As a commodity for export, eels required one thing: cheap salt. In 1672, Governor Frontenac wrote to the Minister Colbert in part to request that more salt be sent to New France.[xxxv] To Frontenac, it was essential to the colony that it constantly had enough salt for at least a year given the eel and cod fisheries. Twenty years later, Frontenac admitted that he was doing everything in his power to incite people to go fish for cod, which was the most profitable. Nevertheless, according to Frontenac, eels remained “the manna of the all the inhabitants,” and therefore salt should still be sent in quantities as high as possible in order to keep prices low.[xxxvi] For example, in 1705, the Sieurs Vaudreuil, Raudot, and Beauharnois “could not exaggerate the need that people have for salt in this country.”[xxxvii] The year prior, the entire eel fishery had been lost due to the lack of salt. Poor people, as they claim in a different document, “lived only off of salted pork and salted eels.”[xxxviii] The Codex Canadensis even tells of fishermen reluctantly throwing away eels for lack of it.[xxxix] To commercialize the eel through foreign trade, New France would indeed need salt.
Later in the 18th century, travelers Louis Franquet and Bacqueville de la Potherie both claimed that eels were being sent to the Antilles, to Europe, and to Louisbourg.[xl] Further evidence of successful export commerce is otherwise thin over the next decades. The fisheries themselves don’t slow down for the local inhabitants, but the resource doesn’t seem to have ever developed into a full-fledged export commodity, regardless of individuals’ efforts to that end. One can speculate why that is the case. Compared to cod, the eel fisheries never found a regular place inside the Atlantic triangular trade. Cod, for example, managed to garner significant demand from European customers and from slave owners in the Antilles.[xli] The eel, it seems, did not. As an eminently fatty food, eels have a tendency to quite literally put people to sleep – not the most desirable trait for slave diets. Did the Antillean slave owners realize that?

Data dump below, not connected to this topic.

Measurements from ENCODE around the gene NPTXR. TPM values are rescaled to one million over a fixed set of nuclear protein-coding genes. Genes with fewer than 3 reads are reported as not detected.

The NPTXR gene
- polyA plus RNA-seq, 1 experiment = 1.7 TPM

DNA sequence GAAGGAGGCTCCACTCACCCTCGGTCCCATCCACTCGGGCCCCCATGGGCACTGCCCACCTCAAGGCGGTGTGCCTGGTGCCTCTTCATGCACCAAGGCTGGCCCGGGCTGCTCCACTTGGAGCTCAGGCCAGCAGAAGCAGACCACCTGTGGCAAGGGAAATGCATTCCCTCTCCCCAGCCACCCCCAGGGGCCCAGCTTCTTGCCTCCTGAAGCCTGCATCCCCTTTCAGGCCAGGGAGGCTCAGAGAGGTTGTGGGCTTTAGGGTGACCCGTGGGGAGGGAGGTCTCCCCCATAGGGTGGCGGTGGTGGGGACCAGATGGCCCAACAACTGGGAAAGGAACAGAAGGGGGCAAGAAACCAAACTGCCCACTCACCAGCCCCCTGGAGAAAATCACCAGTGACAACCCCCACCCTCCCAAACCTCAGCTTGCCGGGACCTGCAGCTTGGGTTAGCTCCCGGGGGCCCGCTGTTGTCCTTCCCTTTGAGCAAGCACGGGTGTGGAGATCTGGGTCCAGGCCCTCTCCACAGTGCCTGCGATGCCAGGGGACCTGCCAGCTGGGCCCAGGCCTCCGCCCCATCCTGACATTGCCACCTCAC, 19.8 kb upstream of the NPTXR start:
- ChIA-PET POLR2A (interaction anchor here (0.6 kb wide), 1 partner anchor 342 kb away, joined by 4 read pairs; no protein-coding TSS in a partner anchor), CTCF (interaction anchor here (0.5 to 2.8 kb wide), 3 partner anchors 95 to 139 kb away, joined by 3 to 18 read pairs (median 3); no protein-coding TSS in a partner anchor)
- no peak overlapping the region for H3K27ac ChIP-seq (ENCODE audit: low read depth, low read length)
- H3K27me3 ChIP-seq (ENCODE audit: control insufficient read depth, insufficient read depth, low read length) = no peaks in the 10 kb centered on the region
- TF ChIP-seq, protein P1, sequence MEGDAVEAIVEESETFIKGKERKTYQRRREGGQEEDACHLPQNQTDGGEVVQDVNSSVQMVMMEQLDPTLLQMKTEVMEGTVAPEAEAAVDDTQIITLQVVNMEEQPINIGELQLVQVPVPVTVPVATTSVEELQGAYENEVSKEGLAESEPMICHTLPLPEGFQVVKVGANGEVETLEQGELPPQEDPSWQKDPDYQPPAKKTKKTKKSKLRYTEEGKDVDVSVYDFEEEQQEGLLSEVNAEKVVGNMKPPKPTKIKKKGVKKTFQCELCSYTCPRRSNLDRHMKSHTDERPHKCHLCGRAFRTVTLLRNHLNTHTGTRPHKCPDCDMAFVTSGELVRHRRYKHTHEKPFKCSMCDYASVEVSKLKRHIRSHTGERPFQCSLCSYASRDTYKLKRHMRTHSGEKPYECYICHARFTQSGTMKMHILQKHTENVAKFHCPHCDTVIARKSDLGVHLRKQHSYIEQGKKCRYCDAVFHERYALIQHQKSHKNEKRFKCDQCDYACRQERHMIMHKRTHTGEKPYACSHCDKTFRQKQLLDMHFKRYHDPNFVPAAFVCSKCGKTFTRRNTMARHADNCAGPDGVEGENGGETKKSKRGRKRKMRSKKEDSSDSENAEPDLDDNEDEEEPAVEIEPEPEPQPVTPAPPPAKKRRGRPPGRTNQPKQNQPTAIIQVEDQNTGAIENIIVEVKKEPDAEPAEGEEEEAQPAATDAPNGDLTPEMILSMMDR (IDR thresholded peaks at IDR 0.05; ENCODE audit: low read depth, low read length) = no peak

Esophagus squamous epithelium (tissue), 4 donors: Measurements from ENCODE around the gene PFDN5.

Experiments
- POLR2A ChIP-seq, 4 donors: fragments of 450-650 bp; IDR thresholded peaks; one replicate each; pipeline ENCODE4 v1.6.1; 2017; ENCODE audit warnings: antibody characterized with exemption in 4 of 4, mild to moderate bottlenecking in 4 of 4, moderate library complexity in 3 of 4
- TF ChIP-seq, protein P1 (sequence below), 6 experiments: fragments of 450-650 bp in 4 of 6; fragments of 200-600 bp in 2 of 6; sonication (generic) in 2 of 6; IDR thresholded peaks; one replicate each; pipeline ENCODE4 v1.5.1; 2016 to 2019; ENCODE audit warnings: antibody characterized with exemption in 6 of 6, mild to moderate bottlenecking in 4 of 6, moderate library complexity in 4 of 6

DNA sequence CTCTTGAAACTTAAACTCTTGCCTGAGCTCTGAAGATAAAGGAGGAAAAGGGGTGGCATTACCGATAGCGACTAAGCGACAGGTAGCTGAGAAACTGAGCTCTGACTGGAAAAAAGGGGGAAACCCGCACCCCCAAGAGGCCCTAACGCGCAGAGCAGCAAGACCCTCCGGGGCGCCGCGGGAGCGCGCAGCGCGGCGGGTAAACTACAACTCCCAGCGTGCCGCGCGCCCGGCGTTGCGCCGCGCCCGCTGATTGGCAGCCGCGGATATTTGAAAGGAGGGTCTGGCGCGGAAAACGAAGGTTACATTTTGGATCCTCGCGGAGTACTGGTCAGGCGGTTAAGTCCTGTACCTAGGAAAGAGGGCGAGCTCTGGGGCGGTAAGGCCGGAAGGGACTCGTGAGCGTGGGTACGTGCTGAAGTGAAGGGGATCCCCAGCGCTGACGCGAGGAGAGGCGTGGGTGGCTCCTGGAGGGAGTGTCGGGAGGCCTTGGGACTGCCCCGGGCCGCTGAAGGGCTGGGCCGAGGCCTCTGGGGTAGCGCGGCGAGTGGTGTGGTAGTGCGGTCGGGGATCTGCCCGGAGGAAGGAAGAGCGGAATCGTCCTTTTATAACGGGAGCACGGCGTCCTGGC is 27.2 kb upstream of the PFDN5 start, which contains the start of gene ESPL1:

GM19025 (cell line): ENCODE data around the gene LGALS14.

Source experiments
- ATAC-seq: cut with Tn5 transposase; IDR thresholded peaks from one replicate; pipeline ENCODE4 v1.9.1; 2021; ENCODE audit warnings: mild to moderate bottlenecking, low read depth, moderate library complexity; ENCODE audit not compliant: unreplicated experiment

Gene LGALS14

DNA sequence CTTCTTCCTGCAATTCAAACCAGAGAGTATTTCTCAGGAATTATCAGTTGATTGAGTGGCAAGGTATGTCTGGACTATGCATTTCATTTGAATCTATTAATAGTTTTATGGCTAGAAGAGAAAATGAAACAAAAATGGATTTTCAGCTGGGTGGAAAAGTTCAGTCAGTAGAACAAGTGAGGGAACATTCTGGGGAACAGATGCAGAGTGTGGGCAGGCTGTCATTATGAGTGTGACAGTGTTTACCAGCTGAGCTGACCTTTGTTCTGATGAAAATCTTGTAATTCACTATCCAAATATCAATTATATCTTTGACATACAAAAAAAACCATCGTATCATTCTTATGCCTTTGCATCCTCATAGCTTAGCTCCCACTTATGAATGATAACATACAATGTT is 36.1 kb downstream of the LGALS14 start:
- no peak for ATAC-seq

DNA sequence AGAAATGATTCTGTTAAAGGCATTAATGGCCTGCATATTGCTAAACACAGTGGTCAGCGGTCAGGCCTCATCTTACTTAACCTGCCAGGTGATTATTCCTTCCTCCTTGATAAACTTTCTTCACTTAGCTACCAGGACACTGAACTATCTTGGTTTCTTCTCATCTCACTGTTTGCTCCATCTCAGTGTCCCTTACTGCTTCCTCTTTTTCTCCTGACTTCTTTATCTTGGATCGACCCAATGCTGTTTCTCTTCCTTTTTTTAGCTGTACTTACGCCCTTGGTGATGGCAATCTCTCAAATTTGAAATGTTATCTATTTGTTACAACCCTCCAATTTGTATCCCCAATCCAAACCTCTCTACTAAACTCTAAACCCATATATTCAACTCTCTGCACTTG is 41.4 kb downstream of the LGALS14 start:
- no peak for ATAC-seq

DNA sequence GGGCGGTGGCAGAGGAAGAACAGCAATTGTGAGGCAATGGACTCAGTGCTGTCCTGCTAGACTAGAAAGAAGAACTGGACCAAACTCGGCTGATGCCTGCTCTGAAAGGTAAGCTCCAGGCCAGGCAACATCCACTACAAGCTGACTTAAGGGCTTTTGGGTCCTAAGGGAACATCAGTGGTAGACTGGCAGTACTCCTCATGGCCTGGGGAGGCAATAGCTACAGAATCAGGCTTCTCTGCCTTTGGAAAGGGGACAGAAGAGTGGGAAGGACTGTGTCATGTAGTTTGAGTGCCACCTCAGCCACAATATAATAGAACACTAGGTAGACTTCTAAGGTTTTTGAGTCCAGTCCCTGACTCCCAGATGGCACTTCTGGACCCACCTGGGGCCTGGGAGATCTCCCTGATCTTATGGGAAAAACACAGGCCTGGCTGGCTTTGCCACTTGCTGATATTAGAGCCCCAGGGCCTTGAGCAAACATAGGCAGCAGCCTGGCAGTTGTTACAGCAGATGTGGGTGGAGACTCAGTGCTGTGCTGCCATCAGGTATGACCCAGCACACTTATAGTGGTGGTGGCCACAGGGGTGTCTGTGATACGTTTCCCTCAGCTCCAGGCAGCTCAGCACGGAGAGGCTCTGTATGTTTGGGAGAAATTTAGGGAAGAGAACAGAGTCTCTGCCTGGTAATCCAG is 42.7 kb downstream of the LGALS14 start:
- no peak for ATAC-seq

Perhaps, instead, the eel fisheries could never quite organize as an export commodity for a different reason. Given the resource’s easy exploitation, no large amounts of capital were ever needed to manage it. While this fact could initially suggest an easier export process and a wider profit margin, it might have in fact hindered the industry in the long run. To export any given product, a colony needs a high level of centralized control for coordinated shipments. Talon knew this – and attempted to accomplish it. Had the eel been slightly harder to catch, or slightly further away – “out of our reach” as Lejeune had said of the cod back in 1636 – might its fate have been a little different?[xlii]

Samuel Mongeau is a Master's student in the Department of History at McGill University. His research interests meet at the intersection of Early (North) American History, Environmental History, and Indigenous History. He spends his spare time pulling hooks out of his thumb at the river's edge or twisting his ankle in the trailhead parking lot.


[i] Baron de Lahontan, New Voyages to North America. 2 volumes (London: H. Bonwicke, 1703), 17-18.
[ii] “Relation of 1659-1660,” in JR 45: 191.
[iii] Boucher, Histoire Véritable, 16.
[iv] Roy, Seigneurie de Lauzon, 1:177.
[v] “Declaration of The Lands Which The Jesuit Fathers possess in the country of New France, 1663” in JR 47: 259; “Inventaire des documents concernant l’Église du Canada,” in Rapport de l’Archiviste de la Province de Québec. Québec: Imprimeur de sa Majesté le Roi, 1920-1975 [Hereafter RAPQ], 1939-1940: 161.
[vi] Francis Parkman, The Old Regime in Canada, 2 volumes (Boston: Little, Brown, and Company, 1906), 1:177.
[vii] Parkman, The Old Regime in Canada, 1: 177.